The story of the founding years was recorded by Abby’s great-grandfather in the wonderful book The last end of the earth (1948), in which its author —Lucas Bridges— recounts his childhood among the aborigines. Before founding a second ranch in the northwest of the Big Island, he settled for a few years in a post located about 10 kilometers from his parents’ house, in Cambaceres Bay. Until there I move on a bicycle that Abby lends me. The bay is still as virgin as when Lucas Bridges inhabited it. On the coast, the circles in which the Yahgan tents were installed can be clearly distinguished, since the mounds formed by the accumulation of shells from the molluscs on which they fed clearly delimit them. I sit in the old camp to watch the afternoon go by and the storms that enter from the Atlantic, and it is not difficult to evoke the days in which the native Yaganes lived in perfect harmony with this beautiful and inhospitable environment, before man white man arrived to impose his civilizing task.

The Les Éclaireurs lighthouse, on the NE islet in the Beagle Channel, off the coast of Ushuaia Bay.
The Les Éclaireurs lighthouse, on the NE islet in the Beagle Channel, off the coast of Ushuaia Bay.hstiver (Getty Images)

Among the main buildings of the Harberton ranch is the Acatushun Museum, which Abby’s mother created to exhibit the specimens of southern birds and mammals that she collected throughout her life. In the city of Ushuaia you can also visit the Maritime and Presidio museums, as well as the End of the World Museum, where you can get in touch with the natural wealth of the area and with the history of the Ona and Yagán cultures. In the downtown restaurants you can taste the Fuegian spider crab and shellfish and fish such as black croaker, sea bream or haddock, as well as the typical Patagonian lamb. Boat tours ply the Beagle Channel, and in the long snow season from June to October, eight winter resorts offer downhill or cross-country skiing, dog sledding and snowshoeing. In the southern summer, raffles and the horseback riding routes through the mountain range are an excellent way to delve into the impressive geography of one of the most virgin corners of the planet.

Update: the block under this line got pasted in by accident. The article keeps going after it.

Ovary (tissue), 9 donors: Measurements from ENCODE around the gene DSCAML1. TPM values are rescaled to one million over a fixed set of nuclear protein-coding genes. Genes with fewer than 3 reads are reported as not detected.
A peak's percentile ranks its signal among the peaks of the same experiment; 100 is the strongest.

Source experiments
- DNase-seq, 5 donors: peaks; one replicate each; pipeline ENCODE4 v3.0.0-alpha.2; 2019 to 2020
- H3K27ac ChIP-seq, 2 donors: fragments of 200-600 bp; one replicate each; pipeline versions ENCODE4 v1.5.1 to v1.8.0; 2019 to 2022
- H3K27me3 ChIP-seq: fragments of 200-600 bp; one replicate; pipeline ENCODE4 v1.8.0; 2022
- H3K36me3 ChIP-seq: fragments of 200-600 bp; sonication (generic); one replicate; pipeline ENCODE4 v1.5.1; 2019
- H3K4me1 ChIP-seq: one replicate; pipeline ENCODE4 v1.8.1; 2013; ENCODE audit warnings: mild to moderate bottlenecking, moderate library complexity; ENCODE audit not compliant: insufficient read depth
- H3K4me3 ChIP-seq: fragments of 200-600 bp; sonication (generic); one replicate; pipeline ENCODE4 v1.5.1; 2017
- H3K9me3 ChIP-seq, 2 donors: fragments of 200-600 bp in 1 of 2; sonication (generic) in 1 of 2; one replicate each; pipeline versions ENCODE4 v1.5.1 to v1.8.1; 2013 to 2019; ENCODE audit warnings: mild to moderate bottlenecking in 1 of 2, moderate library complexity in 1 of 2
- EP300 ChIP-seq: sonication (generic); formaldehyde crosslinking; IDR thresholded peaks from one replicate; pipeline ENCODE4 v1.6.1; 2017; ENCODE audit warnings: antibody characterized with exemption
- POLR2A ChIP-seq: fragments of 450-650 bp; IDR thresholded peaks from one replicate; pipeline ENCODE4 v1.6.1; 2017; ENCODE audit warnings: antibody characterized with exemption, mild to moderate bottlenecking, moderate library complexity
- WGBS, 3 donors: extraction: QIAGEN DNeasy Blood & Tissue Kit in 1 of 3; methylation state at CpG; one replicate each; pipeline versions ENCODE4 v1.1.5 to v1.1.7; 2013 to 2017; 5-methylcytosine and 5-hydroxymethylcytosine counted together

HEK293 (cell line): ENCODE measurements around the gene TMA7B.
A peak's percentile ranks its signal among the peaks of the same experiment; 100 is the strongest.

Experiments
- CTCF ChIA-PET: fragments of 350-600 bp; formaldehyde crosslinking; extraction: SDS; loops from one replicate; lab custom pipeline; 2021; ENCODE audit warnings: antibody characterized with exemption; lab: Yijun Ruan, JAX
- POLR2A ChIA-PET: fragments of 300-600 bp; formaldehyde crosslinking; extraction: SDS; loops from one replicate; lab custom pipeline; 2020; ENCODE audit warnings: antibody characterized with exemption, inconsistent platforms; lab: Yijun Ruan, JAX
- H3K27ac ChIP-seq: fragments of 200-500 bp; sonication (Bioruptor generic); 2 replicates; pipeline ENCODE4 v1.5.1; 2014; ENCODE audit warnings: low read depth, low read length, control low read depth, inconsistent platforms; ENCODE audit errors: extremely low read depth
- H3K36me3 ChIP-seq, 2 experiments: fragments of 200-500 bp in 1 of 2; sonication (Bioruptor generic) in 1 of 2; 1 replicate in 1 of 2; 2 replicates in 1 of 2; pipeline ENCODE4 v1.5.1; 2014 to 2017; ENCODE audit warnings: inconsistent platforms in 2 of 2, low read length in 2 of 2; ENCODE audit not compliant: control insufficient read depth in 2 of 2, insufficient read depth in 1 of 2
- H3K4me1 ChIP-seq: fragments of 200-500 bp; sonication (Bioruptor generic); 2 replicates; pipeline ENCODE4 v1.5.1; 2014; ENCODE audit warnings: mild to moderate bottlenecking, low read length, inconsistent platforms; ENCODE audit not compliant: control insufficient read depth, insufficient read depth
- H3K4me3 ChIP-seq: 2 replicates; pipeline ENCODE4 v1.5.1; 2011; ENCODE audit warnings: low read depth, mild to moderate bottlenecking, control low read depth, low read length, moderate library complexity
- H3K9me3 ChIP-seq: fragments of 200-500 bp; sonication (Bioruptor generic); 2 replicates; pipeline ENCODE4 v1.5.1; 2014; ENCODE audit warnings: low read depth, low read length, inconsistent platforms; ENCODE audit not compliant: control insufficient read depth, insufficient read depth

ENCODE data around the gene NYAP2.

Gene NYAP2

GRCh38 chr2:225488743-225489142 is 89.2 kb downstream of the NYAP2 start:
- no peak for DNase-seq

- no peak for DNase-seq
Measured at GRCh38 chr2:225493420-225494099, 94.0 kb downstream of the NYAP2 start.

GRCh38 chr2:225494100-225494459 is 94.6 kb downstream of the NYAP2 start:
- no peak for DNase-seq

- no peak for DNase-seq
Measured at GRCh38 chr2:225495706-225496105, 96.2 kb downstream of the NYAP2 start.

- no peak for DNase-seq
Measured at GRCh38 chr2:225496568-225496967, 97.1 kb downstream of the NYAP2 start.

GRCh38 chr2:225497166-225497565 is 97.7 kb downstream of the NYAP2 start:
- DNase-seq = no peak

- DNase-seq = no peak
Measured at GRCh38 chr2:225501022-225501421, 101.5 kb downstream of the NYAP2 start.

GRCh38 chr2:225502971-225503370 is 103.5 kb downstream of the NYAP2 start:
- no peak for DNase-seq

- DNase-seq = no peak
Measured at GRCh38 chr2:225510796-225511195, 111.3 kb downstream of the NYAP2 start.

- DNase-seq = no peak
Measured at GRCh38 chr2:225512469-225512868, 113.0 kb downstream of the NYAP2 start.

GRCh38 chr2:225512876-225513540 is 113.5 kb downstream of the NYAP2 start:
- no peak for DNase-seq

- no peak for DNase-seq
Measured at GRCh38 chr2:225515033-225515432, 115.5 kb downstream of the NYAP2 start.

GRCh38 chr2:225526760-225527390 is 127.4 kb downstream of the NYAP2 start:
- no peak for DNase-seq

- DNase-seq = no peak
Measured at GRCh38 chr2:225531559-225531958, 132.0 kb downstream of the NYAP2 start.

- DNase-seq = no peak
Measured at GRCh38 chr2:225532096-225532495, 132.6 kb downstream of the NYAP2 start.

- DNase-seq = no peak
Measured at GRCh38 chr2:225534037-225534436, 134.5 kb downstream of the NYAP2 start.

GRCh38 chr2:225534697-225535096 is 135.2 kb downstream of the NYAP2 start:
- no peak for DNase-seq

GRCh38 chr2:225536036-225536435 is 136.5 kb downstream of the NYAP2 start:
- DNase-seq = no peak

In a Yagan settlement

The End of the World Train runs the last eight kilometers of the original route, between the End of the World and Park stations. Its wagons, made entirely of wood and in a classic style, move on tracks barely 50 centimeters apart from each other, which gives the convoy the look of a collectible train. Before embarking on the march, we attended the spectacle of the start-up of the three steam locomotives, one of which has the honor of being the first of its kind built in Argentina. Halfway through the route we stop at the Macarena station, the only stop along the way, where we have the opportunity to visit a reproduction of a Yaghan settlement.

At the end of the trip, the people from Canal Fun are waiting for us to take us for a canoe ride. From Lake Acigami we descend the Lapataia River to flow into the bay of the same name, in the waters of the Beagle Channel. A sudden downpour — like all the ones that break out here — makes landfall difficult. In addition to being our landing point, Lapataia Bay is the place where Route 3 ends, the last stretch of the Pan-American Highway that runs across the continent from Alaska to where we are. Further south there are only Navarino Island, Cape Horn and Antarctica. With the mouth of the Beagle Channel opening towards the Atlantic, we can say that we have reached the end of the world.

Javier Argüello is the author of ‘Being Red’ (Random House Literature, 2020).

Subscribe here to The Traveler newsletter and find inspiration for your next trips in our accounts Facebook, Twitter me Instagram.

Leave a Comment